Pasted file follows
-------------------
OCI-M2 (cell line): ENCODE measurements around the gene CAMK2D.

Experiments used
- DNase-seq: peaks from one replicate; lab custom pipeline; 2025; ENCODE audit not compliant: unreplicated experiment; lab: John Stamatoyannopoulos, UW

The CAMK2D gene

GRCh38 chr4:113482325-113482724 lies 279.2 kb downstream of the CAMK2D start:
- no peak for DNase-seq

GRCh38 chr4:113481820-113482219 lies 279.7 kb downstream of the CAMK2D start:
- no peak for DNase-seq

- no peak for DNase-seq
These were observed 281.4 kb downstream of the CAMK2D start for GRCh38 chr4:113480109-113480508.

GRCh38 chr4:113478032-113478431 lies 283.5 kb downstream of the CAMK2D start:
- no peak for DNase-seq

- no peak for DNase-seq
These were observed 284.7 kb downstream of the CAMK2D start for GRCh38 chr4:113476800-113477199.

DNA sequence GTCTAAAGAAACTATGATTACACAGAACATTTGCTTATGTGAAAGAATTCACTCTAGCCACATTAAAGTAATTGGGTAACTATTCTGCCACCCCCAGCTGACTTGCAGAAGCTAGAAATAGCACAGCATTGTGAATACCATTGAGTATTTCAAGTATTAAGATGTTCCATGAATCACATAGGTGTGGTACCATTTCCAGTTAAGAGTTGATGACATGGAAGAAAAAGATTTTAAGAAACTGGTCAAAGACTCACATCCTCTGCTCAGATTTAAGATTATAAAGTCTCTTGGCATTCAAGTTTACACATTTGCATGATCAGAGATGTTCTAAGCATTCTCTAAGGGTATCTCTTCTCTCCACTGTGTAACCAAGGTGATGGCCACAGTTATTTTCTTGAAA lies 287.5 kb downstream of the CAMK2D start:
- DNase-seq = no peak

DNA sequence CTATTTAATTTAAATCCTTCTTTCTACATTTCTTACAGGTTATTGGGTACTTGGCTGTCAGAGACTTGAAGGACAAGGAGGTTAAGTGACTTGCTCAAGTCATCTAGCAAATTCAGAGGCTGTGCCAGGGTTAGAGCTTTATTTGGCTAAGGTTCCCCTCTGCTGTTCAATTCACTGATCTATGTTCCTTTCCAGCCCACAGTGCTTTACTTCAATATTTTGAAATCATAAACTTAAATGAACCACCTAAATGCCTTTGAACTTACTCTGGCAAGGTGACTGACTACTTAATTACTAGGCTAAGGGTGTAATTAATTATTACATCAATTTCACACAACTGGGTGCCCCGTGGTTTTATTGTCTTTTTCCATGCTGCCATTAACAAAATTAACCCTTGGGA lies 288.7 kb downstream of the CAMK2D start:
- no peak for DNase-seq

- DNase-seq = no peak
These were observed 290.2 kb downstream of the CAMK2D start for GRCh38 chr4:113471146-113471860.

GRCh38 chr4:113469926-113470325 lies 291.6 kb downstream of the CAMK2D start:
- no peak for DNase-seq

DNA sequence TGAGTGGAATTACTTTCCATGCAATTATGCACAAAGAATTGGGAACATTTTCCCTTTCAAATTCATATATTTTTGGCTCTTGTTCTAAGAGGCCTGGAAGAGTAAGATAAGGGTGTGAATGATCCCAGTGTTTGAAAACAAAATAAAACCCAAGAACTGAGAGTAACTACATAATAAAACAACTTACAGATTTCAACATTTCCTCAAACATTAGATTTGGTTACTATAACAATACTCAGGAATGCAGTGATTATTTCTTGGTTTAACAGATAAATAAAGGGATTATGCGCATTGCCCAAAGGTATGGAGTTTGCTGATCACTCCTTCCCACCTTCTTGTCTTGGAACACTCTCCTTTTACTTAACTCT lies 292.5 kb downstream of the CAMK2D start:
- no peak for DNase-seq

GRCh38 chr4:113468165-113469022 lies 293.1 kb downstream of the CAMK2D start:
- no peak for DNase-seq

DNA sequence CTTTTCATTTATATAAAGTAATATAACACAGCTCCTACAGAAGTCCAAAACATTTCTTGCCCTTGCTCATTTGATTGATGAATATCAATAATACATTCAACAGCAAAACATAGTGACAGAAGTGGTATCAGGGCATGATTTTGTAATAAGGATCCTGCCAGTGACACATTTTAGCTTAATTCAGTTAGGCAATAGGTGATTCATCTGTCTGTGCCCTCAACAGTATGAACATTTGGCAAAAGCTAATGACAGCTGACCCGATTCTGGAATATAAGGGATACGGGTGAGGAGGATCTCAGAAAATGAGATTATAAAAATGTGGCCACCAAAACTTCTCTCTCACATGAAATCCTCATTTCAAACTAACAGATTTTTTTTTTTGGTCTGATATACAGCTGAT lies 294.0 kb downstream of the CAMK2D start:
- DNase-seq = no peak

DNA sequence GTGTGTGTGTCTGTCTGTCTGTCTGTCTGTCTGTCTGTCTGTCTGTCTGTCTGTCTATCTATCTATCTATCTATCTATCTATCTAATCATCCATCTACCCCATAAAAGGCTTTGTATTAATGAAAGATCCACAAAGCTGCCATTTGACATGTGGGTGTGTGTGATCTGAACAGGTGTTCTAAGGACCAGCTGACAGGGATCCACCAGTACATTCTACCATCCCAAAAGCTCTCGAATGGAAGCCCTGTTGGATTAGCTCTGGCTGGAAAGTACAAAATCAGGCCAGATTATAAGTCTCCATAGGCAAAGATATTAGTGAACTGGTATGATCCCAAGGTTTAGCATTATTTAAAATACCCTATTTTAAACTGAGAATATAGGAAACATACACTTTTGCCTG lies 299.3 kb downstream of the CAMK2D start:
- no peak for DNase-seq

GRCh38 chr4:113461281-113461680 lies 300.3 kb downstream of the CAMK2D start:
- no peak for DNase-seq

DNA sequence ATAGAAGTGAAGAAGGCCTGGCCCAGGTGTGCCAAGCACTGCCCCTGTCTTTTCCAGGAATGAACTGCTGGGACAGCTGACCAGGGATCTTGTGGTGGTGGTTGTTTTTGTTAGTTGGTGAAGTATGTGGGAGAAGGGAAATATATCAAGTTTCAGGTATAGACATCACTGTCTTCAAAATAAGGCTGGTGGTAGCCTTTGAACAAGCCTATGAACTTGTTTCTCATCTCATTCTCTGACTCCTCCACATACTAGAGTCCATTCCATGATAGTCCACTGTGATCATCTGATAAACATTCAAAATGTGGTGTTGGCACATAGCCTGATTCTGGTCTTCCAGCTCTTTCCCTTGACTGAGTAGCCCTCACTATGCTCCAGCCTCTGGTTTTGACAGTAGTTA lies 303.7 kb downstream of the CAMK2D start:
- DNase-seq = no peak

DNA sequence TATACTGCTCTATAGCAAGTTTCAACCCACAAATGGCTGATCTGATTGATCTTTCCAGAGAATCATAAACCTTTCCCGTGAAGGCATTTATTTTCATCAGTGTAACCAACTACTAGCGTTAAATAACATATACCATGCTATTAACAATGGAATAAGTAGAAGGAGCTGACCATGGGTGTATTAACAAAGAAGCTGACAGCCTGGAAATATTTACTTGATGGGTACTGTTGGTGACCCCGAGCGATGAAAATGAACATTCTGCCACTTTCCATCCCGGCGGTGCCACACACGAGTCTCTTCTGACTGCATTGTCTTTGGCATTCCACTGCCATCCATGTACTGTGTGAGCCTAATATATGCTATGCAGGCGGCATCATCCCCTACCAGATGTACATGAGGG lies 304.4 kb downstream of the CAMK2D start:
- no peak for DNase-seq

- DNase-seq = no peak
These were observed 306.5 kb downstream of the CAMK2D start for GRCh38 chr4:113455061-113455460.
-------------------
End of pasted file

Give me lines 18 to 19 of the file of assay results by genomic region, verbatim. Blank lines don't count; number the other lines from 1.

- no peak for DNase-seq

- DNase-seq = no peak